An ancient coping strategy that still works
Are you looking for a way to ease the pain of your great loss? Have you tried the usual advice of keeping busy or trying not to think about what you’ve lost and it doesn’t seem to help? It will be worth your time and energy to take a look at what has proven useful for millions over the years.
I’m talking about the miraculous way that finding opportunities to be of service to others has eased the heavy burden of dealing with the death of a loved one. Stop – don’t dismiss this out of hand before giving it an honest try. You cannot help another without helping yourself.
It all starts with a sincere intention to serve and embracing the truth that making the world a better place is worth the effort. Intention is critical to every commitment we make and sets the frame of mind that begins healing.
How does helping others help us cope with the death of a loved one? Here are some of the insights gained and shared by others.
1. Selfless service forces you to interact with others in different ways. As adults, we all have a natural tendency to give love, attention, and help. Perhaps this is because of the way such acts of kindness bring us closer to others. But we must be open to seeking opportunities to bring our skills, experience and treasures to those in need. As Robert Louis Stevenson said, “While we love, we serve.” We need each other.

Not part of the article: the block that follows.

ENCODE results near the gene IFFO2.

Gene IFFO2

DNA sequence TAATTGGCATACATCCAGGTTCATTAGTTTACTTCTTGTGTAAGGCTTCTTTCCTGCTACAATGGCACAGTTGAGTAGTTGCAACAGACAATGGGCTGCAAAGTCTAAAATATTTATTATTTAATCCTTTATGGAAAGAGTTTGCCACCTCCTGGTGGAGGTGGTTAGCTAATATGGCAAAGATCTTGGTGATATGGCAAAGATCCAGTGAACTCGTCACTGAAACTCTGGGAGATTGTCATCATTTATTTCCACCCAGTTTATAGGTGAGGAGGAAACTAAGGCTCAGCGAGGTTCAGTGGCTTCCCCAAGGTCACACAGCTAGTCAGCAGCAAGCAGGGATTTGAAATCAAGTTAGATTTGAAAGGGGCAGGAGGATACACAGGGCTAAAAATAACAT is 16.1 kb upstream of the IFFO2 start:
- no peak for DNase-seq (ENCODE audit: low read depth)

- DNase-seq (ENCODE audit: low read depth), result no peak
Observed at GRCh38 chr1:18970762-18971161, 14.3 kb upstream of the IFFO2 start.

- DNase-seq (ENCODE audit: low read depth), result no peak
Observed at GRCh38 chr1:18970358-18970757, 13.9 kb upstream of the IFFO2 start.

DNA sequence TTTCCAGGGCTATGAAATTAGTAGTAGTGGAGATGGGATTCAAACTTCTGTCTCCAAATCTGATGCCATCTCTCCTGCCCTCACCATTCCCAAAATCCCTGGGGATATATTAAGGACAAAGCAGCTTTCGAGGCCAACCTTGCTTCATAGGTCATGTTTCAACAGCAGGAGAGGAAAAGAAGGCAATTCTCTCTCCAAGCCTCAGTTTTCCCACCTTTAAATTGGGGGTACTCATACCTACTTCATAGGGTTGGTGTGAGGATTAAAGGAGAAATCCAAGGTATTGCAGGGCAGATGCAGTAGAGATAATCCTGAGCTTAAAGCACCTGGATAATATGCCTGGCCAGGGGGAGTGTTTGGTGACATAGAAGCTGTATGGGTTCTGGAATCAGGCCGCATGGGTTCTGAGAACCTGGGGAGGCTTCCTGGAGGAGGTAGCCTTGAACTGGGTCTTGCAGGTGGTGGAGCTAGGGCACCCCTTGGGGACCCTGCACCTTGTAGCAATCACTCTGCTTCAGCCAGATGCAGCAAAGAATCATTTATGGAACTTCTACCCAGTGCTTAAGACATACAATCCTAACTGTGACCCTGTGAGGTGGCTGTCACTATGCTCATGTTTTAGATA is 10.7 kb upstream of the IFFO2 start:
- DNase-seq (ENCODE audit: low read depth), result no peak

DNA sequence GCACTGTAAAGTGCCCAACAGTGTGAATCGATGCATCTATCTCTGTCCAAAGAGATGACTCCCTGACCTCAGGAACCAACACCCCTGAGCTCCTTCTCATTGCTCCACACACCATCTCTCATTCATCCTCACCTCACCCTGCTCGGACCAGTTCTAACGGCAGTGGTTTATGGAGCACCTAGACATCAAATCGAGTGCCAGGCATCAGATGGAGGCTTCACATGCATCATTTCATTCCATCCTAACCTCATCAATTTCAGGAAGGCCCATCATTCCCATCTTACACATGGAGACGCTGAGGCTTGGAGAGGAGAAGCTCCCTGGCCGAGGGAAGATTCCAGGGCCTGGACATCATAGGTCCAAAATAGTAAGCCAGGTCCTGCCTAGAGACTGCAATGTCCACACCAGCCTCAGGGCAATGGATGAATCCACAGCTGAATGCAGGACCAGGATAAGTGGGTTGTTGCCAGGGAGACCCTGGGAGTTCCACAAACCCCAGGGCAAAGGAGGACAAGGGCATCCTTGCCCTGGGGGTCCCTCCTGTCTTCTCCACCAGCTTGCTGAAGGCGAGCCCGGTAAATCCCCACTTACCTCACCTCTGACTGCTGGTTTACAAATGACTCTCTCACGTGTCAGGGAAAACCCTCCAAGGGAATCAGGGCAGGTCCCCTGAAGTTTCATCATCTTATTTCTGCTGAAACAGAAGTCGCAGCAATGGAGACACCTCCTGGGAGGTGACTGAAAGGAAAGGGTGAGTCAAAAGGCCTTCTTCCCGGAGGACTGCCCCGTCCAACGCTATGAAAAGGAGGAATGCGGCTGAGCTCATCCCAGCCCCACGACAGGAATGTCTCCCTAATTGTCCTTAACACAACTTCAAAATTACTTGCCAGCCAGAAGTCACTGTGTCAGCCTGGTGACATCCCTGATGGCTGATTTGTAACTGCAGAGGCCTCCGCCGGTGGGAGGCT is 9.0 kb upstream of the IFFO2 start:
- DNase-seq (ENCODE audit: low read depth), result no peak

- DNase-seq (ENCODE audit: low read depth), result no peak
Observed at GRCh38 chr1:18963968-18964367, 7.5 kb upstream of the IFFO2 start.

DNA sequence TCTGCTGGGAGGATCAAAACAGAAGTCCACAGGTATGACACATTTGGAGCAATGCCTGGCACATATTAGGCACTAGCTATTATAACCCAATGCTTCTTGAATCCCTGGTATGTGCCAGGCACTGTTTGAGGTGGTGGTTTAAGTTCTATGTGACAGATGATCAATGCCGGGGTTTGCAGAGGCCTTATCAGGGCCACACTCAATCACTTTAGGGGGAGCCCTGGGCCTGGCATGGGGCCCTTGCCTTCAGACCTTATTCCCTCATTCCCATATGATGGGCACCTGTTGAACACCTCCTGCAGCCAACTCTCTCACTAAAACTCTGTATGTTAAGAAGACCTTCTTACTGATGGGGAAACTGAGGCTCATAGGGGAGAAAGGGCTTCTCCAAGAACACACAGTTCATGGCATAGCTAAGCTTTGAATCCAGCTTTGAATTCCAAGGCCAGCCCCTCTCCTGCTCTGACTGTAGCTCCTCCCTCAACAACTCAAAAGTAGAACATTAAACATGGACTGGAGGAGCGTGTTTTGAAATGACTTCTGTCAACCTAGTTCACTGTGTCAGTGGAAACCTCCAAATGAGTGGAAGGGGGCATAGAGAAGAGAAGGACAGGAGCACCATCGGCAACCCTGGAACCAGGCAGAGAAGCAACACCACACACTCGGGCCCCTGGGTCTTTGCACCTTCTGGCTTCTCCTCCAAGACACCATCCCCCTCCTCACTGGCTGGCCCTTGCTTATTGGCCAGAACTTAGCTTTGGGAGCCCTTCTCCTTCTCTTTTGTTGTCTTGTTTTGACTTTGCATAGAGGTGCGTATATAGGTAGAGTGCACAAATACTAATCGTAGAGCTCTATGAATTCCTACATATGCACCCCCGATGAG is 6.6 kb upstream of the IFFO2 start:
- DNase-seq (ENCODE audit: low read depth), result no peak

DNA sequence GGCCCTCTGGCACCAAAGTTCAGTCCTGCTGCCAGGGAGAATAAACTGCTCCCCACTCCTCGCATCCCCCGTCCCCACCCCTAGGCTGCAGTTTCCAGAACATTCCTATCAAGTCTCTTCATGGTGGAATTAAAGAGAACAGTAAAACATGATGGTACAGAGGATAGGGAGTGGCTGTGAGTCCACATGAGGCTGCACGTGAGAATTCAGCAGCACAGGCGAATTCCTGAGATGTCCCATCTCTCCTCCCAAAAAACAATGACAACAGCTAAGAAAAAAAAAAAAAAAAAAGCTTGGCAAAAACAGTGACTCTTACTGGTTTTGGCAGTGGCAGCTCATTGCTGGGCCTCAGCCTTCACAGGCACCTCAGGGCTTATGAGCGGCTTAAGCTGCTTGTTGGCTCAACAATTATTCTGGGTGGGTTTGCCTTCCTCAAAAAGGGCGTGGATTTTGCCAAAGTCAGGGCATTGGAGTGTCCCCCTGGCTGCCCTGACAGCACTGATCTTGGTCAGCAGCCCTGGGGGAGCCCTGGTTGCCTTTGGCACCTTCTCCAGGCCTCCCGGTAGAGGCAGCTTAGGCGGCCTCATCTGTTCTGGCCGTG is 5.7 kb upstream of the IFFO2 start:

2. Achievements always have a positive effect on the way we think about ourselves. This is especially important when we are dealing with a great loss, as we are sad and our spirits are down. We need the lift that comes with easing someone else’s pain or brightening their day. Perhaps that is why Emerson advises, “One of the most beautiful compensations in life is that no man can sincerely try to help another without helping himself.”
3. Serving others reduces the time we spend replaying painful memories of thoughts surrounding the death of our loved one. A single thought can cause great pain or begin to bring peace. Serving others takes us outside of ourselves as we turn our attention to the other. It can be as simple as making a phone call to closed while lying in bed or walking up and taking your place in the serving line for those in need of food.
4. Your service will positively affect your biological response to the death of a loved one. Grief is not just an emotional reaction. Every thought we have affects our physiology, in a positive or negative way. Getting out, interacting with others and reflecting how you help those in need will affect your physiology in a healthy way; it will especially boost your immune system and reduce stress levels.
5. You will be on the path to inner peace. Part of your lifelong journey may be filled with moments of gratitude that come to you through your work with others. It can put into perspective what you still possess but has eluded you – the ability to find peace. It will show you the importance of all the little things you have that we usually take for granted. And the joy of acceptance, approval and appreciation of what you achieve through service will bring peace back into your life.
And never forget; don’t forget to let others give to you. By doing this, you are giving them the same things we are talking about here: good feelings, good physiology, and an opportunity to express your love. True service is always a two-way street.
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